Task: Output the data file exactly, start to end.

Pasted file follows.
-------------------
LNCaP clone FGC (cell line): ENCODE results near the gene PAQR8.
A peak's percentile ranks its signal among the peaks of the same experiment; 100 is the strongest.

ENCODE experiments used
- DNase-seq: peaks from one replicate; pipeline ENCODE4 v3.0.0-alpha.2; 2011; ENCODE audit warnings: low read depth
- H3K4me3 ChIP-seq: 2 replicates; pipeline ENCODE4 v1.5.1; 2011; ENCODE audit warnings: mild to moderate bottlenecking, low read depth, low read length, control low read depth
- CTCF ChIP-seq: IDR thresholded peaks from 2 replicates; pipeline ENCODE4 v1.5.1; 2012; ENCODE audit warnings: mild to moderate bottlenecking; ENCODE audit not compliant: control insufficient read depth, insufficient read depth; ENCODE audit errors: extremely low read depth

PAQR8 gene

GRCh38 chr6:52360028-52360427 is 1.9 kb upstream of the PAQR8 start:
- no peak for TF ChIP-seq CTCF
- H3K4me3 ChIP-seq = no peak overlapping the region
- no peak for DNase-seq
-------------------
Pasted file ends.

LNCaP clone FGC (cell line): ENCODE results near the gene PAQR8.
A peak's percentile ranks its signal among the peaks of the same experiment; 100 is the strongest.

ENCODE experiments used
- DNase-seq: peaks from one replicate; pipeline ENCODE4 v3.0.0-alpha.2; 2011; ENCODE audit warnings: low read depth
- H3K4me3 ChIP-seq: 2 replicates; pipeline ENCODE4 v1.5.1; 2011; ENCODE audit warnings: mild to moderate bottlenecking, low read depth, low read length, control low read depth
- CTCF ChIP-seq: IDR thresholded peaks from 2 replicates; pipeline ENCODE4 v1.5.1; 2012; ENCODE audit warnings: mild to moderate bottlenecking; ENCODE audit not compliant: control insufficient read depth, insufficient read depth; ENCODE audit errors: extremely low read depth

PAQR8 gene

GRCh38 chr6:52360028-52360427 is 1.9 kb upstream of the PAQR8 start:
- no peak for TF ChIP-seq CTCF
- H3K4me3 ChIP-seq = no peak overlapping the region
- no peak for DNase-seq